Now that Sam Darnold’s return to action is officially slated for this Sunday versus the Dallas Cowboys, it’s time to take a look at the overall impact he stands to have on Gang Green moving forward.
First and foremost, if Darnold plays anywhere near as well as he did toward the end of last season, he’ll have an immediate impact on the offensive line and running game.
The Jets O-line is bad, but they’ve been made to look a whole lot worse while facing defenses who have zero reason to respect the quarterback. Poor play from Luke Falk has allowed opposing defenses to stack the box with 8 or 9 defenders, overwhelming the Jets blockers at times. Certainly they’ve lost their fair share of one-on-one battles, but they’ve also faced plenty of fronts in which the number of oncoming attackers outnumbered the Jets blockers. All it will take is for Darnold to connect on a few attempts down the field to get defenses to back off and make life easier on the offensive line.
This, of course would mean more room to work with for Le’Veon Bell, who has been consistently hit in the backfield through the season’s first four games. Getting Bell going is critical in allowing the offense to start sustaining drives and scoring points.
Last, and certainly not least, is how much better Darnold can make head coach Adam Gase look. While the Jets inept offense has led countless fans to rip the organization for hiring him in the first place, Jets beat writer Rich Cimini shared this little nugget on the Jets receivers that should reflect well on Gase. According to Cimini, Jets receivers stand atop of the NFL (yes, number 1 of 32) in their rate of “open targets” at 55.9%.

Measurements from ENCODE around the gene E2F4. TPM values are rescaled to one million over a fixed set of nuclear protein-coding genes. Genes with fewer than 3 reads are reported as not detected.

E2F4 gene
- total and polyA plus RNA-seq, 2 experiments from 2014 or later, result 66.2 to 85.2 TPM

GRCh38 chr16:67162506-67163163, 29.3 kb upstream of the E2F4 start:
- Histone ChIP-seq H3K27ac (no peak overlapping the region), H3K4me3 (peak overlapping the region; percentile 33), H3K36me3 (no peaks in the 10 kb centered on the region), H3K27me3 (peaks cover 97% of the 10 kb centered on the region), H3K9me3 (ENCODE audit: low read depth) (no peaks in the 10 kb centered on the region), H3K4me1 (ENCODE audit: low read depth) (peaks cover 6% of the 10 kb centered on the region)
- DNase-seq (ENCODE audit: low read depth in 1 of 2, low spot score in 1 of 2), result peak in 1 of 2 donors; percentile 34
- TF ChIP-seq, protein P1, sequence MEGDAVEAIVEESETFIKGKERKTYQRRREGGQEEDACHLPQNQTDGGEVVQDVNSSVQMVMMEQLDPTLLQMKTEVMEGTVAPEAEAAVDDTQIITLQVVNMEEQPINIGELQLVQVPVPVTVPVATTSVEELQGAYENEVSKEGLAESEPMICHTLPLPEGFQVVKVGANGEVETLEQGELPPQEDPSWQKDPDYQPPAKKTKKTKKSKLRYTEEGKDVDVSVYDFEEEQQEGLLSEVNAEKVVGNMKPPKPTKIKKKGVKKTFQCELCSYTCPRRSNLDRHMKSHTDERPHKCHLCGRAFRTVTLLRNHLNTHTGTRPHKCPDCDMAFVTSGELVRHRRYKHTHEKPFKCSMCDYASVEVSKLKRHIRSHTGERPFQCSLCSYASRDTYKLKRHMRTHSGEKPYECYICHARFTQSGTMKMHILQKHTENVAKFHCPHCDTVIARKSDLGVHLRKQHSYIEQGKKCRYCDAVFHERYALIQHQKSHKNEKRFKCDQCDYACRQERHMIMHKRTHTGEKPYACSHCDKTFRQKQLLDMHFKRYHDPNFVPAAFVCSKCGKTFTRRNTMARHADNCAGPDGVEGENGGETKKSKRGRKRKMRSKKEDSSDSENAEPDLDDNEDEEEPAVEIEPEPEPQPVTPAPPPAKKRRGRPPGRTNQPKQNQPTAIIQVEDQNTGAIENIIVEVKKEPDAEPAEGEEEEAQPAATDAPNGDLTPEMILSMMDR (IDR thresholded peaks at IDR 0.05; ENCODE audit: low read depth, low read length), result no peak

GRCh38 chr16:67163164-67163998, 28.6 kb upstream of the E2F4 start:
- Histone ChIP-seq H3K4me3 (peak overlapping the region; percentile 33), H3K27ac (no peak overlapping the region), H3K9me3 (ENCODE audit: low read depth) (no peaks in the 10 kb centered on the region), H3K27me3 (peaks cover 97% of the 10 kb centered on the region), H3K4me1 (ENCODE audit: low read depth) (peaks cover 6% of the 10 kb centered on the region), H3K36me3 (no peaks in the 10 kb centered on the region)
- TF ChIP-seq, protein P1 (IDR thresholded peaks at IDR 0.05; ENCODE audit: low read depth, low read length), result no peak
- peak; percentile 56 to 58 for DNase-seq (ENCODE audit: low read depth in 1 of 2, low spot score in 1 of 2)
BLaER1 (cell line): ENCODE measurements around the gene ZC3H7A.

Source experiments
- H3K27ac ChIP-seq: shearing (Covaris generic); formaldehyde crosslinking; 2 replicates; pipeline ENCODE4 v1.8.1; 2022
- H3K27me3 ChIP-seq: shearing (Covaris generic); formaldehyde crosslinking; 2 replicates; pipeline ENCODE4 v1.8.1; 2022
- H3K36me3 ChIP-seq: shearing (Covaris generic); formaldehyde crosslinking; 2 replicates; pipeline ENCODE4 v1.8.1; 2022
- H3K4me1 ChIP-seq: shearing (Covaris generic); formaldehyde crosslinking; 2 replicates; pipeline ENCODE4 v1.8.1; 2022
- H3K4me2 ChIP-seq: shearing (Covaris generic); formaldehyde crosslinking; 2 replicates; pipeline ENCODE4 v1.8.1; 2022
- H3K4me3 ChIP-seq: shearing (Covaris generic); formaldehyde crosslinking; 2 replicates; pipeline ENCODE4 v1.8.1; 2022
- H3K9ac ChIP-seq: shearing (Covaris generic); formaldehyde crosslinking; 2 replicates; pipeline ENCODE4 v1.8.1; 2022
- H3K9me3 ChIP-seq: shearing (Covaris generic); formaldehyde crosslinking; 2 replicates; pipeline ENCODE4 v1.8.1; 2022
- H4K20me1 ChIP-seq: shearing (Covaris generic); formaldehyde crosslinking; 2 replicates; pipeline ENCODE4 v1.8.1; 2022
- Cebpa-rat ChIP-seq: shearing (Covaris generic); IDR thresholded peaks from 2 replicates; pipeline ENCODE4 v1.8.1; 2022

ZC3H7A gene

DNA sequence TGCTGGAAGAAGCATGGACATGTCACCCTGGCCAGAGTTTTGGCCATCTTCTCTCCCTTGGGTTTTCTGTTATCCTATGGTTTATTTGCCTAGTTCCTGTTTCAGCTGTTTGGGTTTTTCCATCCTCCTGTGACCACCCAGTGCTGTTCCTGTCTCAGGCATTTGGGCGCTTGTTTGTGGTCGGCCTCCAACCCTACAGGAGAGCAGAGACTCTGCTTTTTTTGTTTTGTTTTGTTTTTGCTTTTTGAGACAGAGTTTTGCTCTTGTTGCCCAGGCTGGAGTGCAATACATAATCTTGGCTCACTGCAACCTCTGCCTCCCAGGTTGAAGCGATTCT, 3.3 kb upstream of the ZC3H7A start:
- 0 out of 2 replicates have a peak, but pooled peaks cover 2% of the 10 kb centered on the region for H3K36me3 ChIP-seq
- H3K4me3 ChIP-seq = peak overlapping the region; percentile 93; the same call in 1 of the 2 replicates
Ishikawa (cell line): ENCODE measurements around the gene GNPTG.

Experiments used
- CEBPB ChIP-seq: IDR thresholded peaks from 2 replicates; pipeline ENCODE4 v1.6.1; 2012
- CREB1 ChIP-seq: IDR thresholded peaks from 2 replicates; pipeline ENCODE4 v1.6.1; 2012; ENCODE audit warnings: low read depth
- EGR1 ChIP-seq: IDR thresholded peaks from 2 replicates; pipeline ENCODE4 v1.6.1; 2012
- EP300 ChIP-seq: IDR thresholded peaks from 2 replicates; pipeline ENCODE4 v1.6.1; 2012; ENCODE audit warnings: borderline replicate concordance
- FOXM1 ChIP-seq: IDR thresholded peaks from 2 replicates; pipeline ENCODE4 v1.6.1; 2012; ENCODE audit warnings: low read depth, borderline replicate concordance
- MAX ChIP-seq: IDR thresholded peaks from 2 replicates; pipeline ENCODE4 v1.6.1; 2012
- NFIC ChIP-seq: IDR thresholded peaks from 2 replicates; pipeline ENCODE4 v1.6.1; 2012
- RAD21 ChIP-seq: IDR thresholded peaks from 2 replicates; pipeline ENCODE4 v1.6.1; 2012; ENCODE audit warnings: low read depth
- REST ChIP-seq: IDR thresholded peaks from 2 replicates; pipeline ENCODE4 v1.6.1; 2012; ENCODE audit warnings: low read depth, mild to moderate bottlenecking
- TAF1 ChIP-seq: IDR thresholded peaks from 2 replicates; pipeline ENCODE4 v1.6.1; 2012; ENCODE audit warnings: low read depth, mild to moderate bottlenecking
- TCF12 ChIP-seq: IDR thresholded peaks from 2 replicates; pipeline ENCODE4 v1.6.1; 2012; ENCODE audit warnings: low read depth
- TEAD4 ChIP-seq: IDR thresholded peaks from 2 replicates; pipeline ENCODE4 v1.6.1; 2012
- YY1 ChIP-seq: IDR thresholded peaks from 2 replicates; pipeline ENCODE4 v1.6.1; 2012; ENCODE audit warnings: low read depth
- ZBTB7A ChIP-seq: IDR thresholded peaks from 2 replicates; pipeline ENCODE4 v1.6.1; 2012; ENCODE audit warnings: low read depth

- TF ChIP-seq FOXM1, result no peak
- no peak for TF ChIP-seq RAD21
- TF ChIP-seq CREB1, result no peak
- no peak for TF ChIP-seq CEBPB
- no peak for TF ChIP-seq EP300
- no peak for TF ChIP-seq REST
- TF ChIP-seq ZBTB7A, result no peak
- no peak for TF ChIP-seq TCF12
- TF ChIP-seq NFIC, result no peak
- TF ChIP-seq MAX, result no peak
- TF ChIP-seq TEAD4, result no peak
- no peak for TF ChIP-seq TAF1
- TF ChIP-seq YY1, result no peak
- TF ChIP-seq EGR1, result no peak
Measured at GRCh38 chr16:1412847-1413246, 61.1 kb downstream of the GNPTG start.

The Jets lead the league with the highest rate of “open” targets — 55.9 percent. (An open target is a pass target when the separation between the receiver and nearest defender is three-plus yards at pass arrival.) Despite this, the Jets are averaging a league-low 131 passing yards per game. It isn’t difficult to figure out what’s happening there.
This is according to NFL Next Gen stats ,which tracks the movement of every player on the field, classifying an open receiver as any player with three or more yards between himself and the nearest defender. With Luke Falk misfiring all over the field, an open receiver didn’t amount to much. If Gase can continue to scheme receivers open at that rate and Darnold is on target, all of a sudden Darnold’s presence can help get this thing turned around in a hurry. If not, Gase may be looking for work sooner than anyone could have anticipated.